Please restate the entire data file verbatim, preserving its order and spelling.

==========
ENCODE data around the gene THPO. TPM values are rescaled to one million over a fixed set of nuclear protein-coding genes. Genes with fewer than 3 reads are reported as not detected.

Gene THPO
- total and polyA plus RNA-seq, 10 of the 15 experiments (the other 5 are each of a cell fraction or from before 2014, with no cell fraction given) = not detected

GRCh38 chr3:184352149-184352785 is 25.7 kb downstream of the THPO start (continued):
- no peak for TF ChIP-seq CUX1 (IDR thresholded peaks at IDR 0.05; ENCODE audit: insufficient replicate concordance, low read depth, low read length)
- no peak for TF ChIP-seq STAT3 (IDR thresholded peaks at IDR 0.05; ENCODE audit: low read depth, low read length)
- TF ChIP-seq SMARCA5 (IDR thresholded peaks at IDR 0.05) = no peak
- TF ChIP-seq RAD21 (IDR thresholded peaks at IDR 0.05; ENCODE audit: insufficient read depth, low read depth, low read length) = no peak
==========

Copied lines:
ENCODE data around the gene THPO. TPM values are rescaled to one million over a fixed set of nuclear protein-coding genes. Genes with fewer than 3 reads are reported as not detected.

Gene THPO
- total and polyA plus RNA-seq, 10 of the 15 experiments (the other 5 are each of a cell fraction or from before 2014, with no cell fraction given) = not detected

GRCh38 chr3:184352149-184352785 is 25.7 kb downstream of the THPO start (continued):
- no peak for TF ChIP-seq CUX1 (IDR thresholded peaks at IDR 0.05; ENCODE audit: insufficient replicate concordance, low read depth, low read length)
- no peak for TF ChIP-seq STAT3 (IDR thresholded peaks at IDR 0.05; ENCODE audit: low read depth, low read length)
- TF ChIP-seq SMARCA5 (IDR thresholded peaks at IDR 0.05) = no peak
- TF ChIP-seq RAD21 (IDR thresholded peaks at IDR 0.05; ENCODE audit: insufficient read depth, low read depth, low read length) = no peak